When the ECE program was first established in 2010, the faculty spent as great deal of effort defining a matrix of courses and student outcomes. For each course in the curriculum, a level of applicability was assigned. The levels are low, medium, and high, designated by a blank, M and H, respectively, in the matrix (or curriculum grid). Only the student outcomes that ranked high in the matrix were assigned a performance indicator (PI) in the course rubric. Levels of applicability were assigned to the courses outside the CE program as well, but none of them ranked higher than medium, so they were not connected to a PI and are therefore not shown in the table.
At the conclusion of each semester, faculty prepare a rubric for each ECE course they taught by assigning a level of achievement to each PI for the student outcomes in the rubric. The levels of achievement are (1) unsatidfactory, (2) developing, (3) satisfactory, (4) exemplary. An example of a rubic can be seen in the full report.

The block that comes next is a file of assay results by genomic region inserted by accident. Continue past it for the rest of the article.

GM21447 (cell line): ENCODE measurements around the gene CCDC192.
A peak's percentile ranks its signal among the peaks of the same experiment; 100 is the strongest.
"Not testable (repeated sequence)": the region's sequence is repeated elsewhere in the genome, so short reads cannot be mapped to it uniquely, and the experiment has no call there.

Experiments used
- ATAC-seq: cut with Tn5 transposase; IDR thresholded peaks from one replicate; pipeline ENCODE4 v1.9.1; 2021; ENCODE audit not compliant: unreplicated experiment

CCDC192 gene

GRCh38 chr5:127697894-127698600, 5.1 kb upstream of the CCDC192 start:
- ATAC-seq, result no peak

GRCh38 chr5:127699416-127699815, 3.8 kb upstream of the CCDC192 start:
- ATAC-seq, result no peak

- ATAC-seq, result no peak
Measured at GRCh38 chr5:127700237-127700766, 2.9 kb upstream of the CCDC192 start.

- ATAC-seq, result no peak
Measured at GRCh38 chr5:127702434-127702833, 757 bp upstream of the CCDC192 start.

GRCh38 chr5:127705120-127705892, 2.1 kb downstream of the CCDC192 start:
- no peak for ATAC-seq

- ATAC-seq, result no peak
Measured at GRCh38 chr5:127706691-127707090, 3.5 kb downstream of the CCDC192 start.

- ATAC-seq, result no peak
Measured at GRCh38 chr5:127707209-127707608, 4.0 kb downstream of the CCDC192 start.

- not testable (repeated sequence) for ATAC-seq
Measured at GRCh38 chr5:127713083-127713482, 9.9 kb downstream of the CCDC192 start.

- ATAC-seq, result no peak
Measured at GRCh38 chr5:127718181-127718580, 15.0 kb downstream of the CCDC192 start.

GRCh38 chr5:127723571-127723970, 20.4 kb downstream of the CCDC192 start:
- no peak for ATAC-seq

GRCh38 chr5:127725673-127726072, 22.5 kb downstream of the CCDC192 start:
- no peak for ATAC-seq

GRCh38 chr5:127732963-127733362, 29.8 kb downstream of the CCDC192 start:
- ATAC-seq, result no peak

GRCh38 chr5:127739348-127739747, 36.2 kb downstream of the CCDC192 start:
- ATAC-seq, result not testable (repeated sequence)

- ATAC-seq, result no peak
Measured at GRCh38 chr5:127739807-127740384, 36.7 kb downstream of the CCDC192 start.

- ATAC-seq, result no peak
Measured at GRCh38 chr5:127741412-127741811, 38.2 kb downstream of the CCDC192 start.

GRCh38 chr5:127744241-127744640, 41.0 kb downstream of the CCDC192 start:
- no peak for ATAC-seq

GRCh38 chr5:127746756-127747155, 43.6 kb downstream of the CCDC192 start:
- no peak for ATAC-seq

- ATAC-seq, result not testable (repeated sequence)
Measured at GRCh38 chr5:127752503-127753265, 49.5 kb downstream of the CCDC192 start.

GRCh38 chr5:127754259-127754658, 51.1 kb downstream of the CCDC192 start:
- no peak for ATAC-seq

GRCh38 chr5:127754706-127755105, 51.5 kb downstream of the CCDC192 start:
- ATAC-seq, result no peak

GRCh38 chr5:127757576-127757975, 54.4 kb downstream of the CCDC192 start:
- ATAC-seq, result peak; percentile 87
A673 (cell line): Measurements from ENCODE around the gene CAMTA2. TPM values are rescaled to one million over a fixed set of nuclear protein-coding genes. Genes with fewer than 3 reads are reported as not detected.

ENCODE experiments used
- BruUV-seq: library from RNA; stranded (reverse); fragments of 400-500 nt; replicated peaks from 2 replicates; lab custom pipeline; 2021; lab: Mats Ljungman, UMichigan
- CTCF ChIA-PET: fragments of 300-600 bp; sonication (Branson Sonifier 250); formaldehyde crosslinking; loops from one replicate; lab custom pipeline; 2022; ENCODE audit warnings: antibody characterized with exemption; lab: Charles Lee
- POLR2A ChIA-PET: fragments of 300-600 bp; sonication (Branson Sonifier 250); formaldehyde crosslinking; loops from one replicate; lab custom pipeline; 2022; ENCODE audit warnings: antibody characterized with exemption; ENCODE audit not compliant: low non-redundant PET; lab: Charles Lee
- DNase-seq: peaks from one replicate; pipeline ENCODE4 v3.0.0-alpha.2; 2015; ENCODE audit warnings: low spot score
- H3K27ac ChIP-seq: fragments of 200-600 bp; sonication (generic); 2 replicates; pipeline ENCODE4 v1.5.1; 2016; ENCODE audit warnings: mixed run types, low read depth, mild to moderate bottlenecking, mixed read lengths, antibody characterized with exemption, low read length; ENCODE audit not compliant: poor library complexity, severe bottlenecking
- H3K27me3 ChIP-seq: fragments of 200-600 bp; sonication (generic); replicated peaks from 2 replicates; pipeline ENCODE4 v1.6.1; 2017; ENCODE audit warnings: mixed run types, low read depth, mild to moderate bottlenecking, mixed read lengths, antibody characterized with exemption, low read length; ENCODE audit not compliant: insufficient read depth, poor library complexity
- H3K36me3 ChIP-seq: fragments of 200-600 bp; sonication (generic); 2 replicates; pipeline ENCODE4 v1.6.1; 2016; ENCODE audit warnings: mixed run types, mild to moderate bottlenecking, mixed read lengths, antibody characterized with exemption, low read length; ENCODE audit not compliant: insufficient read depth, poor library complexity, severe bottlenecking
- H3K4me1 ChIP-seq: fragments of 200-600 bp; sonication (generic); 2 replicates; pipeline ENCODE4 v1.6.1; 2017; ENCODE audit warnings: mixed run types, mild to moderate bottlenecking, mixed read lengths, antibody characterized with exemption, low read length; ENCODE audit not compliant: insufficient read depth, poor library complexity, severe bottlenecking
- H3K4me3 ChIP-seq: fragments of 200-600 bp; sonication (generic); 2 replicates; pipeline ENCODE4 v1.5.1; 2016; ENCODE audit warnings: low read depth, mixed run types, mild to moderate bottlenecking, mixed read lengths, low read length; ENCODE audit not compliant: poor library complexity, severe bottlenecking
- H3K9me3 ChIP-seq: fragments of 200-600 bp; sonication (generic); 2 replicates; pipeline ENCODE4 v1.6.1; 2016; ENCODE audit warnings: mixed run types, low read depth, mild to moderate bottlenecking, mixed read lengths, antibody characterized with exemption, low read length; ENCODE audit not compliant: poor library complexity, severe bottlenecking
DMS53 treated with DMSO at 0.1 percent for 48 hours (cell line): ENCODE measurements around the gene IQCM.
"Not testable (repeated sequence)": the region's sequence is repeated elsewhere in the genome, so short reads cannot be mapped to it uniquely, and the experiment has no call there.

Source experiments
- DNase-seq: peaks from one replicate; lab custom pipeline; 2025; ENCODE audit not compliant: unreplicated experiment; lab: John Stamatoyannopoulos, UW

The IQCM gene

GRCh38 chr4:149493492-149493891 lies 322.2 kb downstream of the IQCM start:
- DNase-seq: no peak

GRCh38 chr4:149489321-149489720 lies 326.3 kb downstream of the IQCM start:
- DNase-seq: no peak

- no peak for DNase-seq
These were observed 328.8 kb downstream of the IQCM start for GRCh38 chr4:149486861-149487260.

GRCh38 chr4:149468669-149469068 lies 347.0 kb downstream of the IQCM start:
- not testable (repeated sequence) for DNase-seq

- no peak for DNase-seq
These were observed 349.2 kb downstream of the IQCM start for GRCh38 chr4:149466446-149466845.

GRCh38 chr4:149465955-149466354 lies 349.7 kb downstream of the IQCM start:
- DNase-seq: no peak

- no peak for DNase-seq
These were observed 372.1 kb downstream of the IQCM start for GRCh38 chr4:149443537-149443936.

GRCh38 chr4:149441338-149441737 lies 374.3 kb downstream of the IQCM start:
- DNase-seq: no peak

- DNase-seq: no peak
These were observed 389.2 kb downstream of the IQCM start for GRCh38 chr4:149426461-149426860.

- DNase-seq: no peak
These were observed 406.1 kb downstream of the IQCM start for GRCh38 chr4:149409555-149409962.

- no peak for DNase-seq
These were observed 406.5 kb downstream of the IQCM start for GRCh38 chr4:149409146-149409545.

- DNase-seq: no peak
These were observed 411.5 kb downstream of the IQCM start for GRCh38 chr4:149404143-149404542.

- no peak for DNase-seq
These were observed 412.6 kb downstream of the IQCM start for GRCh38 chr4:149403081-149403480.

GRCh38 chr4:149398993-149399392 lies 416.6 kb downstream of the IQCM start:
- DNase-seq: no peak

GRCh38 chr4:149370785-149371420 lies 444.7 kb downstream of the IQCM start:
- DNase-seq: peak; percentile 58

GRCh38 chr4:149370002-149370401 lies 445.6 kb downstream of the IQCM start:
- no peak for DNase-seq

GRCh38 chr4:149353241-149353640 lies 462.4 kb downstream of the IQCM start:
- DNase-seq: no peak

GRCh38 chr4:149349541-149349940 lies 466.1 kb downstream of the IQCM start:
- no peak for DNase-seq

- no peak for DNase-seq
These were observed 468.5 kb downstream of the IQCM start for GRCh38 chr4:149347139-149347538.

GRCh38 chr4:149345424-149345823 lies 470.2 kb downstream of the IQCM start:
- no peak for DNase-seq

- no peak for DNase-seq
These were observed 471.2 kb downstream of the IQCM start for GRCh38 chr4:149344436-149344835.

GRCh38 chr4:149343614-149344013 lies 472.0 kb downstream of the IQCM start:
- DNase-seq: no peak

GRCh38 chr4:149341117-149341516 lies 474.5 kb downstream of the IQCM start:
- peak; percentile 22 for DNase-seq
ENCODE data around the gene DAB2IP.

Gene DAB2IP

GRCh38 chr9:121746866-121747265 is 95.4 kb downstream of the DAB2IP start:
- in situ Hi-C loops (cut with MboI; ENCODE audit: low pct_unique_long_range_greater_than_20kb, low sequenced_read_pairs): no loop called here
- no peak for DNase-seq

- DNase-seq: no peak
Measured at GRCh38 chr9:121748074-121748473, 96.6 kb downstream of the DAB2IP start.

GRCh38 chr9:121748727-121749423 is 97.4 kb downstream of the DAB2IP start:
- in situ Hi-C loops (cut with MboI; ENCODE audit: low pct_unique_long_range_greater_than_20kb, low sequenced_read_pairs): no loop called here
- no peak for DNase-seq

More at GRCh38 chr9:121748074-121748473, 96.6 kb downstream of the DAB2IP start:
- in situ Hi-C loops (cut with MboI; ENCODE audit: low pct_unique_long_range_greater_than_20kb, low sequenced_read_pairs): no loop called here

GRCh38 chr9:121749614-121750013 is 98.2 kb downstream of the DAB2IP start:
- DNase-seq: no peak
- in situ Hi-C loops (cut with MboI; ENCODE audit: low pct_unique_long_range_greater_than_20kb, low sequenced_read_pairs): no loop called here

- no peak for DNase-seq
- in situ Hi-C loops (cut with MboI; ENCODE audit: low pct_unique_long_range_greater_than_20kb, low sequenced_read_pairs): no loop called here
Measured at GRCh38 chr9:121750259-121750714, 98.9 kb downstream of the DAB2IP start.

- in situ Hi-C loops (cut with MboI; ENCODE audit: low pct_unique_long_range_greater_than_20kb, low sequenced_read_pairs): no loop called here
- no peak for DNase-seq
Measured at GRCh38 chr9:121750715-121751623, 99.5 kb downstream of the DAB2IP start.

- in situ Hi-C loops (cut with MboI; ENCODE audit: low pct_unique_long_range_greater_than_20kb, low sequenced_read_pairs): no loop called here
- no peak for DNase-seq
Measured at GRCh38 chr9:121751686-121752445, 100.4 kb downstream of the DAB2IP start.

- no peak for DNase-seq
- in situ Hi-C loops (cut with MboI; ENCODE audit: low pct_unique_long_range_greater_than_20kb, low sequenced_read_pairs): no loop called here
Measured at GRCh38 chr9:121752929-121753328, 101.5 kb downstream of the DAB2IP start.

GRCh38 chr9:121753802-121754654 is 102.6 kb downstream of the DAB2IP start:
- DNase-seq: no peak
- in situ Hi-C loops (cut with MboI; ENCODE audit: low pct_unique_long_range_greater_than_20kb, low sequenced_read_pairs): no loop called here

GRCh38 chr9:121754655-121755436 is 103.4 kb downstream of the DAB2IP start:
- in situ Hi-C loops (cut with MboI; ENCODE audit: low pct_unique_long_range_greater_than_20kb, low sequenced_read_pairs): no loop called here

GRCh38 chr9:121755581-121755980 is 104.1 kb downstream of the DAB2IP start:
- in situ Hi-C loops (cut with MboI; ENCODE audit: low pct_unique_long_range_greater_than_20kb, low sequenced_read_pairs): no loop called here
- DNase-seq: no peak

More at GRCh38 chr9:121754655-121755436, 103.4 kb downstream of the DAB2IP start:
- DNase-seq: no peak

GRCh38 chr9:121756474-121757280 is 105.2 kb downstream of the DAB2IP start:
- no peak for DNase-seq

The continuous improvement process for courses occurs on two levels -- the course level and the program level. At the course level, the instructor makes independent improvements to the course. When the score, S, for a given PI is 3 or greater, no action is taken by the instructor to improve the course. When S falls below 3, the instructor identifies corrective actions to implement the next time that he/she teaches the course.
At the program level, the instructor, with input from department faculty, makes improvements to the course. If the mean score for a given course is 2.67 or greater, no action is taken to improve the course, but a mean score of less than 2.67 suggests deficiencies in the course that require discussion and correction by the instructor and/or program faculty. For the example rubric shown in the report, action is to be initiated by the instructor for two PIs, but no program level action is required. Prior to fall semester 2014, the program-level triggered point was increased from 2.0 to 2.67 because the faculty felt that the threshold for triggering improvements at the program level as too low.